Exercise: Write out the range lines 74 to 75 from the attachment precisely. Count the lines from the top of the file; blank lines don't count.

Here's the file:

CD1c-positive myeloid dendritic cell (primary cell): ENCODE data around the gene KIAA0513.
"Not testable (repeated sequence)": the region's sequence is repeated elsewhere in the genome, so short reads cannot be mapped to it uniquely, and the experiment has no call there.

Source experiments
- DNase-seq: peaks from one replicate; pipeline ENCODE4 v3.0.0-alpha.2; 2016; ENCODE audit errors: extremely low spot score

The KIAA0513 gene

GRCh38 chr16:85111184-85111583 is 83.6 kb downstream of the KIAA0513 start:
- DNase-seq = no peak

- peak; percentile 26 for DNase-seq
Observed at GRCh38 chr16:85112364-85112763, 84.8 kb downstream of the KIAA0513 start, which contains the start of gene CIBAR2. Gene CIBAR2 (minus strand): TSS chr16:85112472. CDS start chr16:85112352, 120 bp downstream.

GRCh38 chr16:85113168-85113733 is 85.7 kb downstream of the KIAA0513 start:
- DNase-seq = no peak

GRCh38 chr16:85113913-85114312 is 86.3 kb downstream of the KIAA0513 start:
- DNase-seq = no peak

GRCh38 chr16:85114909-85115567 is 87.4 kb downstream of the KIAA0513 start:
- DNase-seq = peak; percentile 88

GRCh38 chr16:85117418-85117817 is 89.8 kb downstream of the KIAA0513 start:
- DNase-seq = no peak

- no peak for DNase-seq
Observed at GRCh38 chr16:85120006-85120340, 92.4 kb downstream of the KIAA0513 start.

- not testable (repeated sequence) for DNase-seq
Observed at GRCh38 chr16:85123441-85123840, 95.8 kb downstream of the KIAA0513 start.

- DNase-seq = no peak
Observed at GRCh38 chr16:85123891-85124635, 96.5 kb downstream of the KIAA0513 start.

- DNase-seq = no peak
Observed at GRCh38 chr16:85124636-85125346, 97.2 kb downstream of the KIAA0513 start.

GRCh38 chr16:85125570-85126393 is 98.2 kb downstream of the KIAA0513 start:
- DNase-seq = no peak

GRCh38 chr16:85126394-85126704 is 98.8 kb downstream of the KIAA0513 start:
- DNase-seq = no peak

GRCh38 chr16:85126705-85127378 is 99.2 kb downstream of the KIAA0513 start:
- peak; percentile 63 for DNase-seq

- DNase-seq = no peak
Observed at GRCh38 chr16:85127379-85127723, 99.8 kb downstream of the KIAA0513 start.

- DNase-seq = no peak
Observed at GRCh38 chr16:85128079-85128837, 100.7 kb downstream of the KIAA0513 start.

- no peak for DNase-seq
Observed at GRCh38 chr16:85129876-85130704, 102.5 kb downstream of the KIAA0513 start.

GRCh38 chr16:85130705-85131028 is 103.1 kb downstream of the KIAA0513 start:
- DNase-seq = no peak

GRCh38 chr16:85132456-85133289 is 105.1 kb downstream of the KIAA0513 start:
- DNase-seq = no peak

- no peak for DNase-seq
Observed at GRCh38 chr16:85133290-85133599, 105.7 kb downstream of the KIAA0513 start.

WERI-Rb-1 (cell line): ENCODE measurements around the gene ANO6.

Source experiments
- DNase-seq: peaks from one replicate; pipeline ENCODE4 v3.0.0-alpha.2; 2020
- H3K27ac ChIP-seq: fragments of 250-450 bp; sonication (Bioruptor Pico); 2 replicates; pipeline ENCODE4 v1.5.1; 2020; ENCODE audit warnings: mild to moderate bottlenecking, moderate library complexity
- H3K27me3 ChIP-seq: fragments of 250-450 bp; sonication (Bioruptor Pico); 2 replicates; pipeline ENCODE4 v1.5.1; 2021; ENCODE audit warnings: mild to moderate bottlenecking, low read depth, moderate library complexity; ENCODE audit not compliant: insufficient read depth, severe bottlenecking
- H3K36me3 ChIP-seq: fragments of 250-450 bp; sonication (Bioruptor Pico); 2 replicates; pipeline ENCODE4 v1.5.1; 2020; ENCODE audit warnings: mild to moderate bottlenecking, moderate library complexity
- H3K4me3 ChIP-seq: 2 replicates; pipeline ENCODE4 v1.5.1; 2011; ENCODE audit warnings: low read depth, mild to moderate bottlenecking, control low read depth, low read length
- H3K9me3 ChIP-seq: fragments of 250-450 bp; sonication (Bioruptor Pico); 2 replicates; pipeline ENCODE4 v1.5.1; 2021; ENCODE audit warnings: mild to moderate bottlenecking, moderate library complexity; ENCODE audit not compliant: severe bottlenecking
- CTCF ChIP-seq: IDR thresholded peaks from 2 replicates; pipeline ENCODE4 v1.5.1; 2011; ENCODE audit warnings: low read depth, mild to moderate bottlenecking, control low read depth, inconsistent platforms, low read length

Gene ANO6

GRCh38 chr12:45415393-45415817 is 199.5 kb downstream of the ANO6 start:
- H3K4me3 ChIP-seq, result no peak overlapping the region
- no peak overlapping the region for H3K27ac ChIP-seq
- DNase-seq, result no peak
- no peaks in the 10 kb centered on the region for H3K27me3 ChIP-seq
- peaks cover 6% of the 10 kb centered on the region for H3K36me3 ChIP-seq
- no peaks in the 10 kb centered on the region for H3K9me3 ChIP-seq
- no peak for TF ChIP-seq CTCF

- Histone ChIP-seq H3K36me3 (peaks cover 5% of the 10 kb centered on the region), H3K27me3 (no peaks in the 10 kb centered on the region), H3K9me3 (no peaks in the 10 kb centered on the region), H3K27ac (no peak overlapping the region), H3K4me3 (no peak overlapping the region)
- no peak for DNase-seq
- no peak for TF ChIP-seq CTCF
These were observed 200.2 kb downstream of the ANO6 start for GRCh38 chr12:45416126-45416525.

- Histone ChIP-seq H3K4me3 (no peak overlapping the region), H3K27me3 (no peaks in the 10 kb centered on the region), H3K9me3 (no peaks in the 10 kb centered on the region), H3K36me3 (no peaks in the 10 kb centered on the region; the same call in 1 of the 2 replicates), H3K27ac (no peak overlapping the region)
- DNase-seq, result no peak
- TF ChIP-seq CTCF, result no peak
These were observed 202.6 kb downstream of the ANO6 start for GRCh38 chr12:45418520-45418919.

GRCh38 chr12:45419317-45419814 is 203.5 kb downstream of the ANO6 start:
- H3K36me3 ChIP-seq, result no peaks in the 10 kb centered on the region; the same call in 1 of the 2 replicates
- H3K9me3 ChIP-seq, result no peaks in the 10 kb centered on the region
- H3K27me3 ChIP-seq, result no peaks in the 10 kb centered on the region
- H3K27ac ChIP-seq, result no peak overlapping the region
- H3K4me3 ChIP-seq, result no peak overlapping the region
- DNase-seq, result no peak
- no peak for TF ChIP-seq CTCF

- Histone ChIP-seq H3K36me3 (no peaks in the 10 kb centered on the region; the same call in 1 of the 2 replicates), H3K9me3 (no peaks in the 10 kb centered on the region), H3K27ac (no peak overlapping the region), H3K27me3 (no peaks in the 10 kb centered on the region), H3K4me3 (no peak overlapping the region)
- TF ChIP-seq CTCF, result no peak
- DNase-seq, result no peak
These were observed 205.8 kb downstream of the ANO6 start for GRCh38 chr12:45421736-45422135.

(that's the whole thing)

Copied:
- H3K27ac ChIP-seq, result no peak overlapping the region
- H3K4me3 ChIP-seq, result no peak overlapping the region